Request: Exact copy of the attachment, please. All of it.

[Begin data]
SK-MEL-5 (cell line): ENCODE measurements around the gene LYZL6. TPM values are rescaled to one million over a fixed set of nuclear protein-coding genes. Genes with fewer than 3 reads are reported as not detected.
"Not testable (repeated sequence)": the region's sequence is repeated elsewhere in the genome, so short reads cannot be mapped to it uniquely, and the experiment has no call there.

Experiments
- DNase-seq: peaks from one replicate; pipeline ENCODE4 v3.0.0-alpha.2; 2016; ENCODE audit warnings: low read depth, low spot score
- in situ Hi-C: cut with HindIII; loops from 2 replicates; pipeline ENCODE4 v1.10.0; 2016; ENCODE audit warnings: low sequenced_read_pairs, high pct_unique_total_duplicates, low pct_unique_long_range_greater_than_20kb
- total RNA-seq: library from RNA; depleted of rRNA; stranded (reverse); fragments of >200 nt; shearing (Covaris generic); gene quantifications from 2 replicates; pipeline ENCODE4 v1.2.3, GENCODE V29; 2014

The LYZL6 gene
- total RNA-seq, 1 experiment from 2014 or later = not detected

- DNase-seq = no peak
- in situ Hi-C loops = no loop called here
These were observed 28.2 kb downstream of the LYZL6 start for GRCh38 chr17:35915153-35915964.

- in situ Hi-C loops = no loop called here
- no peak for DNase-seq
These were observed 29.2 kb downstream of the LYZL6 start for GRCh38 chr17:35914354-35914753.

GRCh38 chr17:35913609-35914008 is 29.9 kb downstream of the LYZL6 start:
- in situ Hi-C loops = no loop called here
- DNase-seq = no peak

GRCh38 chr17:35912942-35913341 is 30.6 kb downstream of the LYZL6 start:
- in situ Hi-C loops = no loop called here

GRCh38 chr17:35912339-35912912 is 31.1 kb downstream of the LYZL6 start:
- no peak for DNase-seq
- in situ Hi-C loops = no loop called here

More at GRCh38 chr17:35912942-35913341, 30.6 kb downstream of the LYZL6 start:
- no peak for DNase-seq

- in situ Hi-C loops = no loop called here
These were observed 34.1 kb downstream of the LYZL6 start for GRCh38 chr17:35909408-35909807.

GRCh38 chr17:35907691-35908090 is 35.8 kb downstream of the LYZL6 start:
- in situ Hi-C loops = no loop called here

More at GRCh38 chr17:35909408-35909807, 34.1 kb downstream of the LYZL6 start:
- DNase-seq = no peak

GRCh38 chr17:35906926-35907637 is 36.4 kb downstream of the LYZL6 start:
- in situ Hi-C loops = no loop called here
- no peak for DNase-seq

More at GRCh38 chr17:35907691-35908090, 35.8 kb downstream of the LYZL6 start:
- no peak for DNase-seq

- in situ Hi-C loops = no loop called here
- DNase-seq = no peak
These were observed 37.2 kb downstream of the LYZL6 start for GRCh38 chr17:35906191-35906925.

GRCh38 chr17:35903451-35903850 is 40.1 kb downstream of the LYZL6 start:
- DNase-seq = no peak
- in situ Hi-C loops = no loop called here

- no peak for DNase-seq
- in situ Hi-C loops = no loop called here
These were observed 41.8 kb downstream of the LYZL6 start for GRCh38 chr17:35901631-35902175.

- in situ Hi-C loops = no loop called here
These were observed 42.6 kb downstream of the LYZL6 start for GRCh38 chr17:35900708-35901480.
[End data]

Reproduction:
SK-MEL-5 (cell line): ENCODE measurements around the gene LYZL6. TPM values are rescaled to one million over a fixed set of nuclear protein-coding genes. Genes with fewer than 3 reads are reported as not detected.
"Not testable (repeated sequence)": the region's sequence is repeated elsewhere in the genome, so short reads cannot be mapped to it uniquely, and the experiment has no call there.

Experiments
- DNase-seq: peaks from one replicate; pipeline ENCODE4 v3.0.0-alpha.2; 2016; ENCODE audit warnings: low read depth, low spot score
- in situ Hi-C: cut with HindIII; loops from 2 replicates; pipeline ENCODE4 v1.10.0; 2016; ENCODE audit warnings: low sequenced_read_pairs, high pct_unique_total_duplicates, low pct_unique_long_range_greater_than_20kb
- total RNA-seq: library from RNA; depleted of rRNA; stranded (reverse); fragments of >200 nt; shearing (Covaris generic); gene quantifications from 2 replicates; pipeline ENCODE4 v1.2.3, GENCODE V29; 2014

The LYZL6 gene
- total RNA-seq, 1 experiment from 2014 or later = not detected

- DNase-seq = no peak
- in situ Hi-C loops = no loop called here
These were observed 28.2 kb downstream of the LYZL6 start for GRCh38 chr17:35915153-35915964.

- in situ Hi-C loops = no loop called here
- no peak for DNase-seq
These were observed 29.2 kb downstream of the LYZL6 start for GRCh38 chr17:35914354-35914753.

GRCh38 chr17:35913609-35914008 is 29.9 kb downstream of the LYZL6 start:
- in situ Hi-C loops = no loop called here
- DNase-seq = no peak

GRCh38 chr17:35912942-35913341 is 30.6 kb downstream of the LYZL6 start:
- in situ Hi-C loops = no loop called here

GRCh38 chr17:35912339-35912912 is 31.1 kb downstream of the LYZL6 start:
- no peak for DNase-seq
- in situ Hi-C loops = no loop called here

More at GRCh38 chr17:35912942-35913341, 30.6 kb downstream of the LYZL6 start:
- no peak for DNase-seq

- in situ Hi-C loops = no loop called here
These were observed 34.1 kb downstream of the LYZL6 start for GRCh38 chr17:35909408-35909807.

GRCh38 chr17:35907691-35908090 is 35.8 kb downstream of the LYZL6 start:
- in situ Hi-C loops = no loop called here

More at GRCh38 chr17:35909408-35909807, 34.1 kb downstream of the LYZL6 start:
- DNase-seq = no peak

GRCh38 chr17:35906926-35907637 is 36.4 kb downstream of the LYZL6 start:
- in situ Hi-C loops = no loop called here
- no peak for DNase-seq

More at GRCh38 chr17:35907691-35908090, 35.8 kb downstream of the LYZL6 start:
- no peak for DNase-seq

- in situ Hi-C loops = no loop called here
- DNase-seq = no peak
These were observed 37.2 kb downstream of the LYZL6 start for GRCh38 chr17:35906191-35906925.

GRCh38 chr17:35903451-35903850 is 40.1 kb downstream of the LYZL6 start:
- DNase-seq = no peak
- in situ Hi-C loops = no loop called here

- no peak for DNase-seq
- in situ Hi-C loops = no loop called here
These were observed 41.8 kb downstream of the LYZL6 start for GRCh38 chr17:35901631-35902175.

- in situ Hi-C loops = no loop called here
These were observed 42.6 kb downstream of the LYZL6 start for GRCh38 chr17:35900708-35901480.